Watson begins to make a study of Holmes’ odd habits, his expertise in some areas (mainly chemistry, anatomy and practical geology) and his complete ignorance in others, in order to discern what Holmes does for a living. It isn’t until Watson reads and denounces an article about the “science of deduction” that Holmes reveals that he is not only the author of the article, but also of a new approach to detective work. Holmes proclaims that by paying attention to the minute and mundane details of a person, one can deduce at least their profession, and many other particulars about a person.

Holmes calls himself the world’s first consulting detective, and often receives calls from members of Scotland Yard to assist on cases that are beyond them. One such case becomes the focus of the rest of the novel. The body of Enoch Drebber is discovered in an abandoned house in Lauriston Gardens, bearing no wounds, showing no signs of an attempt at robbery, with the word “RACHE” (German for “revenge”) written in blood on the wall above it. Holmes, with Watson in tow, analyses the scene and makes many deductions, including the appearance of the murderer, that poison was administered to Drebber, and that a woman’s ring was accidentally left at the scene of the crime.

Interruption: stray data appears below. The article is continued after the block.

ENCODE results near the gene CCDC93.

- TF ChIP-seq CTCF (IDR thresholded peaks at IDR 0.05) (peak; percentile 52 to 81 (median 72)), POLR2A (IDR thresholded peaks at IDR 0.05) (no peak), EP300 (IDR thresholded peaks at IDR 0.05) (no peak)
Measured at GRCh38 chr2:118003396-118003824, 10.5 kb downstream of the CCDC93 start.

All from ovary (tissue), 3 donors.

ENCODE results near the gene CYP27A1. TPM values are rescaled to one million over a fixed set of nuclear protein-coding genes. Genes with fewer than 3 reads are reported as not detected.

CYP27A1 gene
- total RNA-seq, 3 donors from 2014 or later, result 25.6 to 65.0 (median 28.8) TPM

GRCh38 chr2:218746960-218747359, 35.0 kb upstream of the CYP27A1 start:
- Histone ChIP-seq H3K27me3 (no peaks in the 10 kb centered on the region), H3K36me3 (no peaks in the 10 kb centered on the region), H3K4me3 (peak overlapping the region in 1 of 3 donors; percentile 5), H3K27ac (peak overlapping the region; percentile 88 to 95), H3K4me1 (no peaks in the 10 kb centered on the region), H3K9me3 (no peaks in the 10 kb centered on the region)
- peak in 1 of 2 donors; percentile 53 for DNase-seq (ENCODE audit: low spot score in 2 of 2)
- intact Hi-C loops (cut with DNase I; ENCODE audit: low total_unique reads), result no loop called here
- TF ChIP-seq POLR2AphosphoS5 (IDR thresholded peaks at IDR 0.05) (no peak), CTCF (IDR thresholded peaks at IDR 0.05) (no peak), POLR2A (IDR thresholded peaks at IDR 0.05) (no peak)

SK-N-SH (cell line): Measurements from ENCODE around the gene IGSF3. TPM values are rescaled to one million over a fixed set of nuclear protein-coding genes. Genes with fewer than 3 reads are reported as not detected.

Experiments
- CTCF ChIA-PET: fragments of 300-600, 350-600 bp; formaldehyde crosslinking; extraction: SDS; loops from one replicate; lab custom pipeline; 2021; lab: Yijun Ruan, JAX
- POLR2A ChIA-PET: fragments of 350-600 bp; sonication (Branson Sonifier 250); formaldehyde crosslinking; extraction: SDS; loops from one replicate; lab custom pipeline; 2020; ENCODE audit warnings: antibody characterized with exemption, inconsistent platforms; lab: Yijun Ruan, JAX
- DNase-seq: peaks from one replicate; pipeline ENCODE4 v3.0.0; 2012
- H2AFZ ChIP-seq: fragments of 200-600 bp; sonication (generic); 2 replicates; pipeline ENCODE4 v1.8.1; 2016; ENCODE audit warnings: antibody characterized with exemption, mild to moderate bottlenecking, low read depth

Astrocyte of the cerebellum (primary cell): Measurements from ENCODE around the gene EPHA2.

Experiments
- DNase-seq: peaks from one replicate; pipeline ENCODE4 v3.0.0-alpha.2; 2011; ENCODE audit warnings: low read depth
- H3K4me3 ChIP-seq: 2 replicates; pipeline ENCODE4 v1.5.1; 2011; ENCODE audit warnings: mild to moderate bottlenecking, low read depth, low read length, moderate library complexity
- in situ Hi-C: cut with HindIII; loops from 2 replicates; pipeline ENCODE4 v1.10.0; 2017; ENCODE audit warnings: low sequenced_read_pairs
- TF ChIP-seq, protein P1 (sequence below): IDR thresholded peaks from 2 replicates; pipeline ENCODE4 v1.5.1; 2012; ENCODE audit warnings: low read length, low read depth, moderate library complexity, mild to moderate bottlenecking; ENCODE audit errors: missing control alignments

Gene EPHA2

Holmes begins the investigation proper by visiting the patrolman (John Rance) who originally discovered the body. Rance reveals that a drunkard had staggered up to the scene while he was summoning help. Holmes concludes the drunk was actually the murderer himself, returned to the scene of the crime in order to collect the ring.

In his next attempt to apprehend the murderer, Holmes places an advertisement in the newspaper for a woman’s ring found in the Brixton Road. However, when someone shows up to collect the missing ring, it is a doddering old woman who claims the ring belongs to her daughter. Not to be deterred, Holmes follows the woman after she leaves and gets into a cab believing that she will eventually lead his to the suspect. However, when the cab finally stops and the driver opens the door, nobody is inside. Holmes laughs over his wild goose chase with Watson, but admits he will not tell the detectives of his mistake.

In the meanwhile, detectives Lestrade and Gregson both follow their own leads on the case. Gregson arrests the wrong man in his hunt, and Lestrade discovers another body. Joseph Stragerson, Drebber’s secretary was also murdered, stabbed through the heart. The Inspector also finds a strange pillbox left on the windowsill.